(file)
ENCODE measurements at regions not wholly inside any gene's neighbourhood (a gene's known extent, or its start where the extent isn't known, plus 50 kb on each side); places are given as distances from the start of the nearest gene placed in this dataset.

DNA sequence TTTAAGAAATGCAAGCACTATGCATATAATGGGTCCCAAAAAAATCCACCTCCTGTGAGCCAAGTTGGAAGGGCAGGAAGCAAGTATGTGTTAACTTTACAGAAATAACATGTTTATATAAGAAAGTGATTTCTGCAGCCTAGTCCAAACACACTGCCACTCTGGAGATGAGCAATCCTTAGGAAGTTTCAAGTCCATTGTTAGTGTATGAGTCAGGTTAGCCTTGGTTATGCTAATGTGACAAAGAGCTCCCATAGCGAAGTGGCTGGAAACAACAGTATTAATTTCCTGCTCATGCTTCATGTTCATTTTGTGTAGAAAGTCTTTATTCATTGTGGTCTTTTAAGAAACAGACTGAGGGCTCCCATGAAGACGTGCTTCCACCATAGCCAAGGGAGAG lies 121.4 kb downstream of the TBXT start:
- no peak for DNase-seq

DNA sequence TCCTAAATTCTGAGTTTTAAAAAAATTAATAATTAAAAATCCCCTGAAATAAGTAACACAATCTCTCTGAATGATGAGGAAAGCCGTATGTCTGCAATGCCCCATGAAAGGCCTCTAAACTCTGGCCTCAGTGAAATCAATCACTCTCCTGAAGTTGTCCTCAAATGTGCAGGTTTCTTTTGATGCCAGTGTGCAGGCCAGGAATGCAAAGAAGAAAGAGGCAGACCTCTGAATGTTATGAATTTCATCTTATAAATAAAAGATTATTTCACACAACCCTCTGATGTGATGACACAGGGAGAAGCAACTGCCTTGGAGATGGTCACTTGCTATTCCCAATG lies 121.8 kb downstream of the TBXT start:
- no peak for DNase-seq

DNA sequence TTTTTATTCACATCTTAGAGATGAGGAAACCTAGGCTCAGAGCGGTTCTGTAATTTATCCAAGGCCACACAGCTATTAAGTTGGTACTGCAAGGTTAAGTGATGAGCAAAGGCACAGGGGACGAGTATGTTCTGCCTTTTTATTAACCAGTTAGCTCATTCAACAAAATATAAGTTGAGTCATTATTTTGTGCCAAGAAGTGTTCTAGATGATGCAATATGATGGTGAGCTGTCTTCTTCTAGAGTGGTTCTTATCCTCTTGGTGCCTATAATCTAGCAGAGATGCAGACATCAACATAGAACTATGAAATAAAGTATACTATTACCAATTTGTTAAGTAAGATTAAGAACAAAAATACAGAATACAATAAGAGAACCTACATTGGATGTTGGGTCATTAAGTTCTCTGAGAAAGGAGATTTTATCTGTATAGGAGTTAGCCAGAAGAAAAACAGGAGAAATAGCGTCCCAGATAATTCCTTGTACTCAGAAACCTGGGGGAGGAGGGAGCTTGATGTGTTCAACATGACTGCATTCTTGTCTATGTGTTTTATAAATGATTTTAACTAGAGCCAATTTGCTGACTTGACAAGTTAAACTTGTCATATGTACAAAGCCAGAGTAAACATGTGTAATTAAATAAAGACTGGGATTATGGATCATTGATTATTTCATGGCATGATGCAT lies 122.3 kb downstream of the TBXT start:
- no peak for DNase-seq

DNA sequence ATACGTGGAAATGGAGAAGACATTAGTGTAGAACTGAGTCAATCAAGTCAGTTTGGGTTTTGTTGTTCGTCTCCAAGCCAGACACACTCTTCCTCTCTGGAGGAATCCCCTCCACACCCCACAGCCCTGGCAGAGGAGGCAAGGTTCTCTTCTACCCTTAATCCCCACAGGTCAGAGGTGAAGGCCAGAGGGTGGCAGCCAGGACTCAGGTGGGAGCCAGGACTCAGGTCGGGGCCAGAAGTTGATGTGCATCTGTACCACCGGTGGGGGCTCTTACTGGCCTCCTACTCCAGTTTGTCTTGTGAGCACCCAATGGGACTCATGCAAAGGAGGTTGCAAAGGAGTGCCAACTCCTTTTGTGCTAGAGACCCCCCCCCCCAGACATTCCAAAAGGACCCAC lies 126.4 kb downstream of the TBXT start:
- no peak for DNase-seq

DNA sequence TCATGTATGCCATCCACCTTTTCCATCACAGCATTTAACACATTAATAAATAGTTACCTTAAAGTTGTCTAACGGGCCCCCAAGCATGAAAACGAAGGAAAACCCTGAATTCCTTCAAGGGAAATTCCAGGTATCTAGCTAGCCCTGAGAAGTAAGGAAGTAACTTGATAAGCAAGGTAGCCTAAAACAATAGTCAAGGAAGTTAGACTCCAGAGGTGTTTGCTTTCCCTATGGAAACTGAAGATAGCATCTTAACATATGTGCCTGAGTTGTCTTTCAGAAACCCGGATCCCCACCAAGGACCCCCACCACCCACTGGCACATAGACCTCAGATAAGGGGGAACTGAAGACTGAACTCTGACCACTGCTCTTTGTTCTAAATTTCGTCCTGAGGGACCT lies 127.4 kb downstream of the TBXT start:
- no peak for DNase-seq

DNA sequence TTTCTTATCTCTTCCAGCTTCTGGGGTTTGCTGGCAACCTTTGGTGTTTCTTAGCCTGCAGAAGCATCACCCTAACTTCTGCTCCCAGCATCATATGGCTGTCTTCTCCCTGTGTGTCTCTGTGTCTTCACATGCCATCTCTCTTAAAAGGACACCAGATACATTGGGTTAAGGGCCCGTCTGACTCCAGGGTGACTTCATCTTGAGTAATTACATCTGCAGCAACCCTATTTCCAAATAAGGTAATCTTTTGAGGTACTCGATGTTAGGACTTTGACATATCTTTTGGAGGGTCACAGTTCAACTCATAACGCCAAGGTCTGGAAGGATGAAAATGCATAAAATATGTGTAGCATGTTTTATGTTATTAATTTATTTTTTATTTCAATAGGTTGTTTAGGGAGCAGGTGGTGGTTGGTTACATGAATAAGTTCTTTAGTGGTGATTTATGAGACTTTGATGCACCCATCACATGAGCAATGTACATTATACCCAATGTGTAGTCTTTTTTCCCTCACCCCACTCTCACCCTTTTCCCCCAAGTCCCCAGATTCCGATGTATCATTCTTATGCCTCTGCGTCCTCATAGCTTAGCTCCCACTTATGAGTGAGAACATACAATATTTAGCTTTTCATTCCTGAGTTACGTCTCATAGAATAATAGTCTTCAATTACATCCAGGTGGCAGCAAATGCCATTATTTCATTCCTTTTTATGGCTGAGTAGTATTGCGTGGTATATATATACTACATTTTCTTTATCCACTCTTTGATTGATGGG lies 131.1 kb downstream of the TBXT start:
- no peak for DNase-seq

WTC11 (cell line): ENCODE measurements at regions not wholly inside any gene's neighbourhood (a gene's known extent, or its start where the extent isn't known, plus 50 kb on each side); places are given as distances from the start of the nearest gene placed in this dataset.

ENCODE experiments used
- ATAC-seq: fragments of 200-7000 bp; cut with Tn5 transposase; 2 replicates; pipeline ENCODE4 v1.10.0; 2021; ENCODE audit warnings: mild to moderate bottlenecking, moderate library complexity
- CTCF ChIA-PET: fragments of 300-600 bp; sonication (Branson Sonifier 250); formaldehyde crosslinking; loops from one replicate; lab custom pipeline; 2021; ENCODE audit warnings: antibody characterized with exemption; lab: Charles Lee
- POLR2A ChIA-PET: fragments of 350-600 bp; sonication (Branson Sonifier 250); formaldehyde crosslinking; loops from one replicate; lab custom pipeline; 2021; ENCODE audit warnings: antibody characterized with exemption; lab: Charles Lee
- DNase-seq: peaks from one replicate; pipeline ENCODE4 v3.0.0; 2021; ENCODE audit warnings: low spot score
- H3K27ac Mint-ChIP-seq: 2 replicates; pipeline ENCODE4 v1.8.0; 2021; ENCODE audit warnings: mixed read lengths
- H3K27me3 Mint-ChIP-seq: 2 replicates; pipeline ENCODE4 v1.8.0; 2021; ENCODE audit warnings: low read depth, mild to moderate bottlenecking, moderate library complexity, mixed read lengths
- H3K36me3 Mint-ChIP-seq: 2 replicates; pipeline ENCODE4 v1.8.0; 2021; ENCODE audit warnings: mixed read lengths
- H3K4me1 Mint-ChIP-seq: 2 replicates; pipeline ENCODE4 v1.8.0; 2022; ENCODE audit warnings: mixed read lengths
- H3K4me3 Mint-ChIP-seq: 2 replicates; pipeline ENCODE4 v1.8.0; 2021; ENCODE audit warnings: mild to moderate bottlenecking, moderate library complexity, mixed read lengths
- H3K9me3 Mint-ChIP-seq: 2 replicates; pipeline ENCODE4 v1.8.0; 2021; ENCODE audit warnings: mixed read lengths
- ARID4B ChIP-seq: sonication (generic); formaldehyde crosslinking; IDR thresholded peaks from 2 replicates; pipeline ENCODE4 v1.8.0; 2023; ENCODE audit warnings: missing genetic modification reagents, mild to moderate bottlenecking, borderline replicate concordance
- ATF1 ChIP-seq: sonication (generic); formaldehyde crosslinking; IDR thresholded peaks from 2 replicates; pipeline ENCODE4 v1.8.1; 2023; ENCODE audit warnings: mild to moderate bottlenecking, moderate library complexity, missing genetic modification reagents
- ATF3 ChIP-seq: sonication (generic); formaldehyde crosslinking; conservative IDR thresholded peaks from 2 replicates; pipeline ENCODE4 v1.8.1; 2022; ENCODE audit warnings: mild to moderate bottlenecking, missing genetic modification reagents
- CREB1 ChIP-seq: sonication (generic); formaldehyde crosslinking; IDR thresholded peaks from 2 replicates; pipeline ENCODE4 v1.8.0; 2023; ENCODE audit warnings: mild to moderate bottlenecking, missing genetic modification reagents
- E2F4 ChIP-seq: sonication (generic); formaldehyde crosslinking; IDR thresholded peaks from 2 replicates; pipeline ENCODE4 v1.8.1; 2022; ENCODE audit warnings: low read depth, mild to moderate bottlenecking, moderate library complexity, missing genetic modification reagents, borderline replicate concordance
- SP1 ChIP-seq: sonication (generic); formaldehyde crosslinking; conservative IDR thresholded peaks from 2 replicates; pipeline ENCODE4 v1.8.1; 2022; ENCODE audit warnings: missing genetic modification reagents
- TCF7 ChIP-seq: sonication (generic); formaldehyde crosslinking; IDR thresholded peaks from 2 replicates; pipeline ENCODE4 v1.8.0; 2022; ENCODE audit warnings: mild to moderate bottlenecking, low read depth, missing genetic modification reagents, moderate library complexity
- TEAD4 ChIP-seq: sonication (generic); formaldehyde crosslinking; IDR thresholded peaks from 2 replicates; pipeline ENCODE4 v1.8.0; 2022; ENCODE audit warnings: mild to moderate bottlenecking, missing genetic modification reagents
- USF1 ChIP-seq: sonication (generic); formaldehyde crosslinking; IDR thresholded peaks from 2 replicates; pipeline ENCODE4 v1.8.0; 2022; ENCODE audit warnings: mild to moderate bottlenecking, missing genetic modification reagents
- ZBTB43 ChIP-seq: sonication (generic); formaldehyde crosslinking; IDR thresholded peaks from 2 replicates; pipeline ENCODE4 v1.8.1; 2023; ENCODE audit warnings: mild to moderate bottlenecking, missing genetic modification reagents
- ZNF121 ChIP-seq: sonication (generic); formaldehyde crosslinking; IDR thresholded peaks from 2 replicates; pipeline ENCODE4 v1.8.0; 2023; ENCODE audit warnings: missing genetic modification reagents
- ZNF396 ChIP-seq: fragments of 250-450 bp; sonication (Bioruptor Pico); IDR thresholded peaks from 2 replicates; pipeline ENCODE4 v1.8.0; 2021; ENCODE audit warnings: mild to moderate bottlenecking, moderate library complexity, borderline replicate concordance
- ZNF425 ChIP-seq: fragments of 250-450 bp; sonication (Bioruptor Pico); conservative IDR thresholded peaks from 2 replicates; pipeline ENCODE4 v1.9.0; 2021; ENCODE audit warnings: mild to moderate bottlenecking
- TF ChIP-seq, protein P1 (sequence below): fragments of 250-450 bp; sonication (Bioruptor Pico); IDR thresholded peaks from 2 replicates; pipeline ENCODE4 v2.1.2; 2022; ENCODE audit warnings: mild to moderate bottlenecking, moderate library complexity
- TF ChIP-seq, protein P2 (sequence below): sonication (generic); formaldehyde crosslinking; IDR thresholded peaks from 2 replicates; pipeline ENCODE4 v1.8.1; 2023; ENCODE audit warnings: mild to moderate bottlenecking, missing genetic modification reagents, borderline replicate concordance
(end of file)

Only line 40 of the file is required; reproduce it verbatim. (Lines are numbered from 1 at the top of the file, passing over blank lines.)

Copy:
- TF ChIP-seq, protein P2 (sequence below): sonication (generic); formaldehyde crosslinking; IDR thresholded peaks from 2 replicates; pipeline ENCODE4 v1.8.1; 2023; ENCODE audit warnings: mild to moderate bottlenecking, missing genetic modification reagents, borderline replicate concordance